Friday, March 07, 2008

Hagin Warns Word-Faith Apostates

[Any "gospel" that does not bow to God's sovereign will or recognize our utter inability to contribute to our salvation is no gospel at all. Although God saves many charismatics before they learn the errors of Arminianism (God saves you, but you have to keep yourself saved), the overwhelming majority fall away from the doctrine of 100% grace. Word-faith teachers extend man's sovereignty even further by giving man supposed rule not only over God's spiritual blessings, but also over His earthly blessings. Still, it's good to see the following warning from the preacher who opened the door to the word-faith error.]
Kenneth Hagin's Forgotten Warning
Before he died in 2003, the revered father of the Word-Faith movement corrected his spiritual sons for going to extremes with their message of prosperity.
J. Lee Grady, editor, Charisma magazine
Charisma +online Newsletter
7 March 2008
Charismatic Bible teacher Kenneth Hagin Sr. is considered the father of the so-called prosperity gospel. The folksy, self-trained "Dad Hagin" started a grass-roots movement in Oklahoma that produced a Bible college and a crop of famous preachers including Kenneth Copeland, Jerry Savelle, Charles Capps, Jesse DuPlantis, Creflo Dollar and dozens of others—all of whom teach that Christians who give generously should expect financial rewards on this side of heaven.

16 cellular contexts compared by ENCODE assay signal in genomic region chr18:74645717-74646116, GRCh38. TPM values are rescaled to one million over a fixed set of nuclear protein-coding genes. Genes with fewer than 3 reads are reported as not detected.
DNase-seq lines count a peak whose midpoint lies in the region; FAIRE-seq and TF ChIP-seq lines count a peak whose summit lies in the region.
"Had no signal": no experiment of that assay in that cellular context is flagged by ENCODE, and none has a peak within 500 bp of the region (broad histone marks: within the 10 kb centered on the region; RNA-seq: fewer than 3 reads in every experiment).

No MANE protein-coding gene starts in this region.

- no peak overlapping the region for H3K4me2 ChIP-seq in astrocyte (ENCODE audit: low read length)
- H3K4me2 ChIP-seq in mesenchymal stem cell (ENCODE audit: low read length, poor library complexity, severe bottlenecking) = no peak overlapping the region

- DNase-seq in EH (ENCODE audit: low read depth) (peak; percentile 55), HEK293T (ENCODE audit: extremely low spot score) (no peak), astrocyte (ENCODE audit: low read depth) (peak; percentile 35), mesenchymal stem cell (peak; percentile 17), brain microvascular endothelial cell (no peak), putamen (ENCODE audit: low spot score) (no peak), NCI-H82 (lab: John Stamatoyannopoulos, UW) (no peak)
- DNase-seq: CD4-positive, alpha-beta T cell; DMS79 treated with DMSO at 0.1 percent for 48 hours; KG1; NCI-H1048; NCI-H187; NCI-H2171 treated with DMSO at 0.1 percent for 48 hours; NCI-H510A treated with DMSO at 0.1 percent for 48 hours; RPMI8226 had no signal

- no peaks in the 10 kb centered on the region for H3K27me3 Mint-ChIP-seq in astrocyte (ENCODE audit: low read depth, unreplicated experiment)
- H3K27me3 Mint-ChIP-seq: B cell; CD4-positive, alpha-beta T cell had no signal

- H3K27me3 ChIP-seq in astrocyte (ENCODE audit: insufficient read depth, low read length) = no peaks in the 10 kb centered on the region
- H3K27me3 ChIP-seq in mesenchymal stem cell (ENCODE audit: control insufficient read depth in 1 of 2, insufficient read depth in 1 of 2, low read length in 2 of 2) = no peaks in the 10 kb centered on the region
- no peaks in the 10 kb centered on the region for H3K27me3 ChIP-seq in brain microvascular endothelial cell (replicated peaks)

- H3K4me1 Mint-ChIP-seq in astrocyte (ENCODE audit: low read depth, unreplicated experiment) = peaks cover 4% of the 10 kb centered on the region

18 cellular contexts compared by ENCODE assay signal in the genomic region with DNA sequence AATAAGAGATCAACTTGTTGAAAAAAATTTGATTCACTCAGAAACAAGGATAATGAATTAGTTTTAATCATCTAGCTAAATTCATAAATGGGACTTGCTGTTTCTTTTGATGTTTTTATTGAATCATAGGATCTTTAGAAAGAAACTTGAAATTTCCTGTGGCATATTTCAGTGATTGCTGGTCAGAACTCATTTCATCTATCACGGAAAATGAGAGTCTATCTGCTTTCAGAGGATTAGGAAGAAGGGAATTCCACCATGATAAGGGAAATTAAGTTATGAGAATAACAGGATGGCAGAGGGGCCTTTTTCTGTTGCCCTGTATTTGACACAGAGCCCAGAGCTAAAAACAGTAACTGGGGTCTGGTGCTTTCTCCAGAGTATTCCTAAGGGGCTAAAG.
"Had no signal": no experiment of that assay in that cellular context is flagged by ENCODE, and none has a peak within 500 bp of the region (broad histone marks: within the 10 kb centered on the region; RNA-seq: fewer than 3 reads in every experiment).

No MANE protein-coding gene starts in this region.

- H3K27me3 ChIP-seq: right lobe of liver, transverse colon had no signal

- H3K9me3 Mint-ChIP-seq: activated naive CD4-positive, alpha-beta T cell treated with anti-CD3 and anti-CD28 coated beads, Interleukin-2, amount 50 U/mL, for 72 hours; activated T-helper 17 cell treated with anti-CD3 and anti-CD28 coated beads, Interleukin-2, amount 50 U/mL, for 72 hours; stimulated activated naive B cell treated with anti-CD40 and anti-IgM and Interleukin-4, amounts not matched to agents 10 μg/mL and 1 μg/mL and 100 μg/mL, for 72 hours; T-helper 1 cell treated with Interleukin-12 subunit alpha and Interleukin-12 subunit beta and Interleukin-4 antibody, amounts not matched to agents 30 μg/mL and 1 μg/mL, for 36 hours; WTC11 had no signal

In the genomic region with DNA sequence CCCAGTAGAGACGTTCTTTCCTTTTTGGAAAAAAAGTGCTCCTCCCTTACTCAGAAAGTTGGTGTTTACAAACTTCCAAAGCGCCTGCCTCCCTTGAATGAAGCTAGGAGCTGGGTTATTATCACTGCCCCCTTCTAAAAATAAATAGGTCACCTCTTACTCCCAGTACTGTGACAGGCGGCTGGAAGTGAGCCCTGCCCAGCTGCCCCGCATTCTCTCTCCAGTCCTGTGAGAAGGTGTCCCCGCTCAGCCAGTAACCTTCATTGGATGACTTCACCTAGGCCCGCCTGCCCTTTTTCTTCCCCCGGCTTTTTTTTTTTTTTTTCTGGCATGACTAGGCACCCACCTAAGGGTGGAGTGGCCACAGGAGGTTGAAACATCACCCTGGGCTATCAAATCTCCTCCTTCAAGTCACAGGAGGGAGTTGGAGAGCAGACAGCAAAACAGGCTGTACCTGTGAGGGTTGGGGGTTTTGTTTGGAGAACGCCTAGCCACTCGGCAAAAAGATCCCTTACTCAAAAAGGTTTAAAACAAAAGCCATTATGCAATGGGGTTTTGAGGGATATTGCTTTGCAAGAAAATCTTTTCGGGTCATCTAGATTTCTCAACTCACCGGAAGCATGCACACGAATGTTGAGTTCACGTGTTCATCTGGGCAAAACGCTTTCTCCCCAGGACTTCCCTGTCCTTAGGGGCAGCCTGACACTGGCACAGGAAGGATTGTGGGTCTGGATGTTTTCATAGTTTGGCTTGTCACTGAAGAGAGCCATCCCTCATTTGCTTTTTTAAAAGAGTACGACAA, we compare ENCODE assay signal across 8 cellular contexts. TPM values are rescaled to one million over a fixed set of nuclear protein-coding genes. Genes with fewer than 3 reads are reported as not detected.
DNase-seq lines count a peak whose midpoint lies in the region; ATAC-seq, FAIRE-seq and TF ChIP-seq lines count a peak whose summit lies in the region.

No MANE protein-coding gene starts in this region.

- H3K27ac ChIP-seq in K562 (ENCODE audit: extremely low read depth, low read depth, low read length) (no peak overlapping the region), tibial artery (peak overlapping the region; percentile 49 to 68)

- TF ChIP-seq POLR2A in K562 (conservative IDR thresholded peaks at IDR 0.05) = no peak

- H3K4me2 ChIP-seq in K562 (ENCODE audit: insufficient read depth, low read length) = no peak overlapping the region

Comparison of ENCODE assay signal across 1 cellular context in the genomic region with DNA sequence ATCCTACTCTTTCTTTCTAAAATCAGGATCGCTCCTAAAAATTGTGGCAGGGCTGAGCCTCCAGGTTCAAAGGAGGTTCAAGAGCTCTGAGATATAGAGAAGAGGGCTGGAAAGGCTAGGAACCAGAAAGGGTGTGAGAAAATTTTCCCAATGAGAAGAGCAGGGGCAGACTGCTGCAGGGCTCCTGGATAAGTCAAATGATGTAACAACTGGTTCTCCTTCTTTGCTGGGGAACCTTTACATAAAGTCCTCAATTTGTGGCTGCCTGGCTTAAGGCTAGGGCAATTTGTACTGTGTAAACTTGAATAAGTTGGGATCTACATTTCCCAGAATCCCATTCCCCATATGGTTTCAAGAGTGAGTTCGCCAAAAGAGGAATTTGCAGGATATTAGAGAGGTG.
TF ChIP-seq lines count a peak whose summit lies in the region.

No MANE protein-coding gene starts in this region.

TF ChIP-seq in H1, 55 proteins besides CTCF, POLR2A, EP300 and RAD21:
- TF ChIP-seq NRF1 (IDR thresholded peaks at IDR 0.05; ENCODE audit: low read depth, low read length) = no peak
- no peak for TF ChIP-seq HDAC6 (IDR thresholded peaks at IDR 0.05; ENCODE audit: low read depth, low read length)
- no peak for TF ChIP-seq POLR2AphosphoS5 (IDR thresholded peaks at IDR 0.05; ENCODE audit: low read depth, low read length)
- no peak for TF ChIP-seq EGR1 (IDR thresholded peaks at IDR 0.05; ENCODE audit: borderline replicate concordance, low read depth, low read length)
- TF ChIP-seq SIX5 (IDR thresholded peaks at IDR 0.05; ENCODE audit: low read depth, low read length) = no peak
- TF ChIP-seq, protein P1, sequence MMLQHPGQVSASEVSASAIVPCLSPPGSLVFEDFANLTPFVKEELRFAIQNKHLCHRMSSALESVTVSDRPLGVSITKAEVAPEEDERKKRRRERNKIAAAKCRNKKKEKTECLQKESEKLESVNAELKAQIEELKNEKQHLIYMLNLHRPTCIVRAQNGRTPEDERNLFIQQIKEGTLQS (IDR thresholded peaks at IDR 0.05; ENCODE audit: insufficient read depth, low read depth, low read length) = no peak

Hagin taught that God was not glorified by poverty and that preachers do not have to be poor. But before he died in 2003 and left his Rhema Bible Training Center in the hands of his son, Kenneth Hagin Jr., he summoned many of his colleagues to Tulsa to rebuke them for distorting his message. He was not happy that some of his followers were manipulating the Bible to support what he viewed as greed and selfish indulgence.
Those who were close to Hagin Sr. say he was passionate about correcting these abuses before he died. In fact, he wrote a brutally honest book to address his concerns. The Midas Touch was published in 2000, several months after the infamous Tulsa meeting.
Many Word-Faith ministers ignored the book. But in light of the recent controversy over prosperity doctrines, it might be a good idea to dust it off and read it again.


Joshua Fallaw said...

I got involved with one of those churches for a few years, and they practiced every money-getting scheme listed here, just about. The preachers were all trained at Rhema, but I guess they never read the Midas Touch. Or maybe they did, and are hoping to repent just before death, as Hagin did.

Poorhouse Dad said...


A counterfeit derives its appearance of value from its imitation of the genuine. I won't lecture about how word-faith exists within a larger counterfeit movement.... Please, don't stop looking; just don't be surprised if the genuine turns out near, simple, easy, and mundane.

-- Rich